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Enhanced glycolytic metabolism is associated with exhaustion and poor antitumor efficacy in a xenograft model of chimeric antigen receptor T cell therapy for sarcoma
© Long et al; licensee BioMed Central Ltd. 2013
- Published: 7 November 2013
- Chimeric Antigen Receptor
- Antitumor Efficacy
- Glycolytic Metabolism
- Extracellular Flux
- Control Treated Animal
Chimeric antigen receptors (CARs) provide a promising new approach for generating T cell populations for the adoptive immunotherapy of cancer. CAR T cell (CART) therapies demonstrate activity against leukemias in preclinical and clinical studies, but CART targeting solid tumors have been less impressive. We hypothesized that the observed differences could be due to a more hostile microenvironment in solid tumors, and/or variable CAR potency. To address these issues, we created a CD19+GD2+ osteosarcoma (143B-CD19). This allowed us to compare the susceptibility of a solid tumor to both CD19-CART, which have potent anti-leukemic activity in vitro and in vivo, vs. GD2-CART, which show potent anti-tumor effects in vitro. 51Cr release demonstrated that CD19- and GD2-CART were equally active against 143B-CD19 in vitro. However, in vivo models showed a significant difference in anti-tumor efficacy. When NSG mice were injected with 143B-CD19 and treated with control, GD2- or CD19-CART 14d later, no difference in tumor growth was observed between GD2-CART and control treated animals. However, mice treated with CD19-CART showed complete eradication of their CD19+ disease. We also observed that CD19-CART expanded and persisted in vivo, whereas GD2-CART did not. Further comparison of GD2 vs. CD19 CARs demonstrated that GD2-CART depend more on glycolysis for metabolism, compared to CD19-CART or mock expanded controls. Using a Seahorse Extracellular Flux Analyzer, the ratio of the extracellular acidification rate (ECAR; measure of glycolysis) to oxygen consumption rate (OCR; measure of oxidative phosphorylation) of GD2-CART was found to be double that of CD19-CART or controls during in vitro expansion. This higher dependence on glycolytic metabolism was associated with a more exhausted phenotype, as GD2-CART expanded poorly, displayed higher rates of apoptosis, expressed higher levels of BLIMP-1, and expressed higher levels of exhaustion markers PD1 and TIM3 within 7 days of initial activation, compared to CD19-CART. GD2-CART also produced <10x lower levels of IL2, TNFα and IFNγ upon incubation with 143B-CD19, compared to CD19-CART. We conclude that the solid tumor microenvironment is not a barrier to effective CART therapy, but hypothesize that the enhanced glycolysis induced in GD2-CART leads to early exhaustion and diminished anti-tumor effects in vivo. Future work will seek to define the basis for the differential metabolism observed in CD19- vs. GD2-CART and will address the contribution of metabolism to T cell exhaustion.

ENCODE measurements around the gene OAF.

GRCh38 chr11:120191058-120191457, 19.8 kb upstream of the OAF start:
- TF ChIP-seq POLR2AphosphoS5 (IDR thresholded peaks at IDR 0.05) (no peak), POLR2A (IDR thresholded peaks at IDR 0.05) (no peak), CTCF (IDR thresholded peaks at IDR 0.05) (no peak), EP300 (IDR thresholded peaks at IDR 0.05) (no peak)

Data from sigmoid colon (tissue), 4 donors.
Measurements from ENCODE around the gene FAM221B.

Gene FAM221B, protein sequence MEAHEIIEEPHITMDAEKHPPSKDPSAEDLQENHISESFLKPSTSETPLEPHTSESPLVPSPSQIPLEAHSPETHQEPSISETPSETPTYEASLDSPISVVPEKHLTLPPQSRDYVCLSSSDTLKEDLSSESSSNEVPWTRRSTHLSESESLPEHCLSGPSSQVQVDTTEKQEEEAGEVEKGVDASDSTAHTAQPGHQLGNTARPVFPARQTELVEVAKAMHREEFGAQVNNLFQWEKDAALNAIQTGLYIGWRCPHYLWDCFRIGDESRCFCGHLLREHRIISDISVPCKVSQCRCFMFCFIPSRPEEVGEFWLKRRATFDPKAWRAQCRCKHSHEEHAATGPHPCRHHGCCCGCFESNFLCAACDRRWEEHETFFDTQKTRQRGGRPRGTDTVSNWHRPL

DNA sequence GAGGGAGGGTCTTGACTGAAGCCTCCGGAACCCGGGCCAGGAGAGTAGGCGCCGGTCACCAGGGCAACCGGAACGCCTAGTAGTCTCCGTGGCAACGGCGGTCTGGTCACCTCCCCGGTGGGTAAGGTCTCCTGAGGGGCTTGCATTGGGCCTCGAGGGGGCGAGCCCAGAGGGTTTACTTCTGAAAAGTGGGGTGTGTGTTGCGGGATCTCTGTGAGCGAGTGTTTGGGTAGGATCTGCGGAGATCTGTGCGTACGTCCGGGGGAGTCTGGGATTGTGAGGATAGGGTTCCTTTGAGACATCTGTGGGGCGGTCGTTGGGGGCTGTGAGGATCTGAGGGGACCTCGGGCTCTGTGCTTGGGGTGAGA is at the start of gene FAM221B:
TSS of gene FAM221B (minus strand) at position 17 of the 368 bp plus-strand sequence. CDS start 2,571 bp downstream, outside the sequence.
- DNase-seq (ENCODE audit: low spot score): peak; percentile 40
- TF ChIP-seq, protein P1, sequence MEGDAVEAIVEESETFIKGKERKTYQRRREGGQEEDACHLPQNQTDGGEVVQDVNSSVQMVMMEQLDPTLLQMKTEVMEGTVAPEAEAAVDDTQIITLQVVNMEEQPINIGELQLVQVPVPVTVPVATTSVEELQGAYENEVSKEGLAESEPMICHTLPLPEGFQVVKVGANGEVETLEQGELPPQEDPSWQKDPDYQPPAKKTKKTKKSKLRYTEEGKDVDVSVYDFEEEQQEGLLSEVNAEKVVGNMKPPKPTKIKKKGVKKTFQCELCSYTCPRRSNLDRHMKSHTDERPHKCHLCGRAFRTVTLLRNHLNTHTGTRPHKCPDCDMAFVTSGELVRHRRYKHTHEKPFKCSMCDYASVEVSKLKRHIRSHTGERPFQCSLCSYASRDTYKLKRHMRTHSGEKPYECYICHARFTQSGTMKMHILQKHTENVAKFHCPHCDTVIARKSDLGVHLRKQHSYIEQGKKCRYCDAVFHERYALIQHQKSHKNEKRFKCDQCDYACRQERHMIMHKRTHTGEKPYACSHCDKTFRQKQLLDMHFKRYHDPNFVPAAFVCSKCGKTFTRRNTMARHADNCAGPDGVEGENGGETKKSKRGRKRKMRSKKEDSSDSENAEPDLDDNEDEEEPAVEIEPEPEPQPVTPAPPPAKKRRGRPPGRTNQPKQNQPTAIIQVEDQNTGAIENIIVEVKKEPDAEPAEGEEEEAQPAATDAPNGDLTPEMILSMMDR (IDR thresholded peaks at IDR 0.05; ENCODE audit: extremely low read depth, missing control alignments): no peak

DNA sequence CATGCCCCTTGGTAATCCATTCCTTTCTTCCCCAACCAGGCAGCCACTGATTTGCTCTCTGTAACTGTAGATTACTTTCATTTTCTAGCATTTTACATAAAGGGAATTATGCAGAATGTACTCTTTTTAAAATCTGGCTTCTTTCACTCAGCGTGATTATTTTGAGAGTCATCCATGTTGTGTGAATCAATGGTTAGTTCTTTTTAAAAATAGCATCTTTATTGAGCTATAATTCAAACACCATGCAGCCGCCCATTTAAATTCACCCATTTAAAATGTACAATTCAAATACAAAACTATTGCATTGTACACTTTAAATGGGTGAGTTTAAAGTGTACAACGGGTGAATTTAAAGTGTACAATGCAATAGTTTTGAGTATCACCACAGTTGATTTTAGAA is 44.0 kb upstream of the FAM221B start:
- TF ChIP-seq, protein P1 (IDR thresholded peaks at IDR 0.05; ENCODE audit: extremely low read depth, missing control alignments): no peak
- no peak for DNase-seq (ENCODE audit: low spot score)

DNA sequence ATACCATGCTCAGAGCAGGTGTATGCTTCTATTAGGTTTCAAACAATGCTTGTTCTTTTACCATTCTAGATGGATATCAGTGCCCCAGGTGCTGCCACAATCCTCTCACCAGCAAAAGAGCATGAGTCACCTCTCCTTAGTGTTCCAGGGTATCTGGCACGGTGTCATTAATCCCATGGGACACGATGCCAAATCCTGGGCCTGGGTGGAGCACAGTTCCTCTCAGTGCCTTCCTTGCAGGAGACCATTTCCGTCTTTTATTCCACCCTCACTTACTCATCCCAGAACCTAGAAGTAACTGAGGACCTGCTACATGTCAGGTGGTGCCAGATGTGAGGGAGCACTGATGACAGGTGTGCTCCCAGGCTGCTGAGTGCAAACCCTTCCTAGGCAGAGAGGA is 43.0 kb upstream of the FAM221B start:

This article is published under license to BioMed Central Ltd. This is an Open Access article distributed under the terms of the Creative Commons Attribution License (http://creativecommons.org/licenses/by/2.0), which permits unrestricted use, distribution, and reproduction in any medium, provided the original work is properly cited.